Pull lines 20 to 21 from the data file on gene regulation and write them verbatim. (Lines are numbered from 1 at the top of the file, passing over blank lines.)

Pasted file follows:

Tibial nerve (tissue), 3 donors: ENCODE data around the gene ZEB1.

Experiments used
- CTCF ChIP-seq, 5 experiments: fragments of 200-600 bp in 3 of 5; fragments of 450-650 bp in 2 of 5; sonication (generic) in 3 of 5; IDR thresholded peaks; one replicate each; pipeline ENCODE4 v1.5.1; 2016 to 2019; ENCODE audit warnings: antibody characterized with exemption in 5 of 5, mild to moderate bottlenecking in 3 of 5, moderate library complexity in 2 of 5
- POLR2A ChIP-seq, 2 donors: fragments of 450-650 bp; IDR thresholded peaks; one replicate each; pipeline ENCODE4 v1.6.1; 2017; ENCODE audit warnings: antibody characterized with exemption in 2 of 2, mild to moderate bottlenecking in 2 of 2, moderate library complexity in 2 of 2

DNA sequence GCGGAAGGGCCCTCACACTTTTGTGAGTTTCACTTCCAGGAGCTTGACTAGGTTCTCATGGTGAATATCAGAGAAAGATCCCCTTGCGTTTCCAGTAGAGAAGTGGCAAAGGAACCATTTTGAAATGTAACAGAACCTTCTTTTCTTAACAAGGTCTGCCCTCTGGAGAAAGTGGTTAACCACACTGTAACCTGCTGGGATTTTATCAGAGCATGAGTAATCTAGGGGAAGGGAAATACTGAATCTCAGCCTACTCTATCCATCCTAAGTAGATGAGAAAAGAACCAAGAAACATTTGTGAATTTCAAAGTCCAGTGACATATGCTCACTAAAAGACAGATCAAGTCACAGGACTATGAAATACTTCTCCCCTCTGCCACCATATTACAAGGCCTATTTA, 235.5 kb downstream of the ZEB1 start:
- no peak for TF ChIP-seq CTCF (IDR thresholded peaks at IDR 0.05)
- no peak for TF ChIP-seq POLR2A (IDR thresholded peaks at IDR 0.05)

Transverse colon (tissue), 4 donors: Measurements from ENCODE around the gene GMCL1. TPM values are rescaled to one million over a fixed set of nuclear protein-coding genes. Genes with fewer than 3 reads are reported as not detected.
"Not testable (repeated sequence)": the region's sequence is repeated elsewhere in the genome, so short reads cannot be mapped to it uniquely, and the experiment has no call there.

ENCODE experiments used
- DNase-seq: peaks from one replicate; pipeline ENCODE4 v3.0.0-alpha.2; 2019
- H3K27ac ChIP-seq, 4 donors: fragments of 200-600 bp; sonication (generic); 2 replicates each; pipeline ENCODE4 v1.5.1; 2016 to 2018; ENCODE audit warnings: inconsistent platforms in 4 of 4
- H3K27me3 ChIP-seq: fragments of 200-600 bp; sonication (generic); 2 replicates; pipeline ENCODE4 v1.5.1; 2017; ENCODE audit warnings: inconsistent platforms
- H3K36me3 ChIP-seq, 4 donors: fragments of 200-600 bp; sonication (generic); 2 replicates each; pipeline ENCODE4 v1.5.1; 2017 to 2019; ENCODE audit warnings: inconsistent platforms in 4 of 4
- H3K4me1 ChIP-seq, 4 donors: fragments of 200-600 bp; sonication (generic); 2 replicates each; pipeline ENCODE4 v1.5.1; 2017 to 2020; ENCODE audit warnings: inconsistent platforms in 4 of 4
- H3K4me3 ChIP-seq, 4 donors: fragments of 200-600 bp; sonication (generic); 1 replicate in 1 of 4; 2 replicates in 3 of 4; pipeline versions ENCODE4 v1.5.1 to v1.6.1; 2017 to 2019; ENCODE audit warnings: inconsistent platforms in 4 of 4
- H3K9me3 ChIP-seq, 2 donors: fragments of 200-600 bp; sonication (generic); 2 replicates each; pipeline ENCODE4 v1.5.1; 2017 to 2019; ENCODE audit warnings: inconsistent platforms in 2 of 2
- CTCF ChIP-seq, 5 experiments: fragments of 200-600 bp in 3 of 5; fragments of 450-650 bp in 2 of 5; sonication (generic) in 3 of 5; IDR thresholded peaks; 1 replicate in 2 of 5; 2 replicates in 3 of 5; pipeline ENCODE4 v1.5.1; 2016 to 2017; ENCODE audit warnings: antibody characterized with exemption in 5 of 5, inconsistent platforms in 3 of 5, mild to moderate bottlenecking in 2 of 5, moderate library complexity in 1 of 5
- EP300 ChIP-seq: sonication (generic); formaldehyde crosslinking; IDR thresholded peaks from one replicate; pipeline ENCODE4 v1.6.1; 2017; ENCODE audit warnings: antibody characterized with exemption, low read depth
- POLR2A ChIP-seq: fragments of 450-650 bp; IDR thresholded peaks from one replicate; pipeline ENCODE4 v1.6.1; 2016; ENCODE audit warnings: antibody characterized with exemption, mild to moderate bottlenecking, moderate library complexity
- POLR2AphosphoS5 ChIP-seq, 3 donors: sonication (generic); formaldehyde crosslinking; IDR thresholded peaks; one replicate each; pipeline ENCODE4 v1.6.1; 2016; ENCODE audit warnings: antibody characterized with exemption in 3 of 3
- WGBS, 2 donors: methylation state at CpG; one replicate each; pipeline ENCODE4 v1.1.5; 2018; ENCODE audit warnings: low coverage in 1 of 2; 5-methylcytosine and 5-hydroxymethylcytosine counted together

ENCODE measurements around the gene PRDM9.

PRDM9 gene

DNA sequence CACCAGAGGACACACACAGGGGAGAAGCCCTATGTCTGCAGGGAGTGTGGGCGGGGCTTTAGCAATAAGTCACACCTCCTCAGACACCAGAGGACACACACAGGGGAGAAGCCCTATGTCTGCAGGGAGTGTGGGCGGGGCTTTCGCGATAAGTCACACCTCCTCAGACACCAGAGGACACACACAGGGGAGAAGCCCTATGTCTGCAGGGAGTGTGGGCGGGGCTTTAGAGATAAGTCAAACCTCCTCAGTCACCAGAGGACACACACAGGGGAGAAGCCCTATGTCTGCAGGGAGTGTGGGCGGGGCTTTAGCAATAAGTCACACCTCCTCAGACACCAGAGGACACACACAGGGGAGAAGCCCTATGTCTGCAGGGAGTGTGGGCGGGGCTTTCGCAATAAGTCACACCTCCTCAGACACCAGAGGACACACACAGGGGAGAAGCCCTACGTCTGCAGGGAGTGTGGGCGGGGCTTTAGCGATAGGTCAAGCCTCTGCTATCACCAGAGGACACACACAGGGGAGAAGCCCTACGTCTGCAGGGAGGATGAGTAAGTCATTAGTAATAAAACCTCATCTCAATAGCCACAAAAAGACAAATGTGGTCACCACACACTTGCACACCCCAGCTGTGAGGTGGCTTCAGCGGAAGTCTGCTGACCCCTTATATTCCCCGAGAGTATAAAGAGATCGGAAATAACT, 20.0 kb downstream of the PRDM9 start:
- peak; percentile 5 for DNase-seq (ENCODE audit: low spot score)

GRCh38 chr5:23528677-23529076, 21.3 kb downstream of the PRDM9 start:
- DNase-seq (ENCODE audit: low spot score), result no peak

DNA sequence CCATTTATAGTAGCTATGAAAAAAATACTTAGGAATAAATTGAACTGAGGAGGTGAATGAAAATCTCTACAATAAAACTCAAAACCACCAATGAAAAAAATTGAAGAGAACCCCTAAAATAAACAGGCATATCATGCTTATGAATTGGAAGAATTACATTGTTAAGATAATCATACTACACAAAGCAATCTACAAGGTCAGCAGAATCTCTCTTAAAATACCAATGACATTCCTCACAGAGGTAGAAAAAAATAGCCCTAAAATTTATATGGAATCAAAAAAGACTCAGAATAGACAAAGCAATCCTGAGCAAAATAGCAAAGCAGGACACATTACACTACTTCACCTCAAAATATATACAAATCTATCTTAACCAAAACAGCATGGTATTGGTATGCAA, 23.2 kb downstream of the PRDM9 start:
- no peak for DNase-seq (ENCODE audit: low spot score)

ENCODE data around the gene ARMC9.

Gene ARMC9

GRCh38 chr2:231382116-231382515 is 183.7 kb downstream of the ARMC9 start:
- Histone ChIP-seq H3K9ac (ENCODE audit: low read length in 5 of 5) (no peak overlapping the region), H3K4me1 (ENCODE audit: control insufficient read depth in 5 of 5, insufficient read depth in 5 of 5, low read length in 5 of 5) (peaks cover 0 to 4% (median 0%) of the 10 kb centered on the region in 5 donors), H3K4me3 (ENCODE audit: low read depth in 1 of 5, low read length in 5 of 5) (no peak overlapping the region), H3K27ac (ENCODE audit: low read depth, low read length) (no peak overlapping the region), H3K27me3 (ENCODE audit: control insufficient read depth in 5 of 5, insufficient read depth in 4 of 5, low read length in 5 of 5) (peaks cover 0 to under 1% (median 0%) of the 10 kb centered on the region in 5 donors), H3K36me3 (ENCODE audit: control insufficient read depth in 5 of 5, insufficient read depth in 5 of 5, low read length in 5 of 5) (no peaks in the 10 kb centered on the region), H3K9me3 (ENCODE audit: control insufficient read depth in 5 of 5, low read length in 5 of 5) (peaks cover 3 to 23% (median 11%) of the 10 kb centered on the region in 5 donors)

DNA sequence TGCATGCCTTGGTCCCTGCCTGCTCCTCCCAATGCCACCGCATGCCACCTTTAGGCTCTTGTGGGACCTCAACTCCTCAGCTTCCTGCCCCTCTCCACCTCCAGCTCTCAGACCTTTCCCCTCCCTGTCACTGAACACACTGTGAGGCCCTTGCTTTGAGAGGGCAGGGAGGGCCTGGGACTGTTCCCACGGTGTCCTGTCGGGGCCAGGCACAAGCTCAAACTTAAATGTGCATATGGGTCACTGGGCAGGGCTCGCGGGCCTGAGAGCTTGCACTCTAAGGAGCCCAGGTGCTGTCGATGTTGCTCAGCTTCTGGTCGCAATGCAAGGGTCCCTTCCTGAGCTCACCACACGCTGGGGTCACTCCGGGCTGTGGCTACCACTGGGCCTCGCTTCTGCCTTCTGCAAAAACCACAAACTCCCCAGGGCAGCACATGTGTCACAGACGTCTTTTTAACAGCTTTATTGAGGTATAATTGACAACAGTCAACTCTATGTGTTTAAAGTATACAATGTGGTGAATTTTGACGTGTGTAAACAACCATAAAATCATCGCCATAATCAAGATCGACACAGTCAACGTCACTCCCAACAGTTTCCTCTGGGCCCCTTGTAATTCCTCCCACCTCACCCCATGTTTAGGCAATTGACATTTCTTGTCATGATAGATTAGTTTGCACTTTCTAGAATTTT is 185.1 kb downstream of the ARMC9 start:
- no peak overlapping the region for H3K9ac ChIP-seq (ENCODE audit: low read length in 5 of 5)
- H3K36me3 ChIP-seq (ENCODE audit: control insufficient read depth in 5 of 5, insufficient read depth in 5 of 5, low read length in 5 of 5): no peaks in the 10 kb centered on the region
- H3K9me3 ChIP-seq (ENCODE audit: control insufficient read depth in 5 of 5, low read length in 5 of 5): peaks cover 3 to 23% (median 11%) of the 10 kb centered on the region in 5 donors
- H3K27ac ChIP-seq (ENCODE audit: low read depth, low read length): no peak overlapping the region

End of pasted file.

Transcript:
- POLR2A ChIP-seq: fragments of 450-650 bp; IDR thresholded peaks from one replicate; pipeline ENCODE4 v1.6.1; 2016; ENCODE audit warnings: antibody characterized with exemption, mild to moderate bottlenecking, moderate library complexity
- POLR2AphosphoS5 ChIP-seq, 3 donors: sonication (generic); formaldehyde crosslinking; IDR thresholded peaks; one replicate each; pipeline ENCODE4 v1.6.1; 2016; ENCODE audit warnings: antibody characterized with exemption in 3 of 3